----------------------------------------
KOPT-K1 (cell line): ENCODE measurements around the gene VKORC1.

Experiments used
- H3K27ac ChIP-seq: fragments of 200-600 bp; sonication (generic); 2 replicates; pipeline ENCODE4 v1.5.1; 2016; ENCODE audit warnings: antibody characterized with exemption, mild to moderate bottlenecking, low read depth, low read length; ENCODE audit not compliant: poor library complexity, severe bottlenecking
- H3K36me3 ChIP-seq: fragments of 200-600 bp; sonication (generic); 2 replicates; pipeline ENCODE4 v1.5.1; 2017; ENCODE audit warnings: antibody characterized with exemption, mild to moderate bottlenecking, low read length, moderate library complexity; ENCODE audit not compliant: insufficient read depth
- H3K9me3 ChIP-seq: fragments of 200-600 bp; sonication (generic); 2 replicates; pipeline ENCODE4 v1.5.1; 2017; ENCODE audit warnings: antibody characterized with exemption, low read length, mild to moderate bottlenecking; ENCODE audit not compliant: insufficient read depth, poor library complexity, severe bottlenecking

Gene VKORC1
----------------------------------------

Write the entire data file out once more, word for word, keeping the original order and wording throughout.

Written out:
KOPT-K1 (cell line): ENCODE measurements around the gene VKORC1.

Experiments used
- H3K27ac ChIP-seq: fragments of 200-600 bp; sonication (generic); 2 replicates; pipeline ENCODE4 v1.5.1; 2016; ENCODE audit warnings: antibody characterized with exemption, mild to moderate bottlenecking, low read depth, low read length; ENCODE audit not compliant: poor library complexity, severe bottlenecking
- H3K36me3 ChIP-seq: fragments of 200-600 bp; sonication (generic); 2 replicates; pipeline ENCODE4 v1.5.1; 2017; ENCODE audit warnings: antibody characterized with exemption, mild to moderate bottlenecking, low read length, moderate library complexity; ENCODE audit not compliant: insufficient read depth
- H3K9me3 ChIP-seq: fragments of 200-600 bp; sonication (generic); 2 replicates; pipeline ENCODE4 v1.5.1; 2017; ENCODE audit warnings: antibody characterized with exemption, low read length, mild to moderate bottlenecking; ENCODE audit not compliant: insufficient read depth, poor library complexity, severe bottlenecking

Gene VKORC1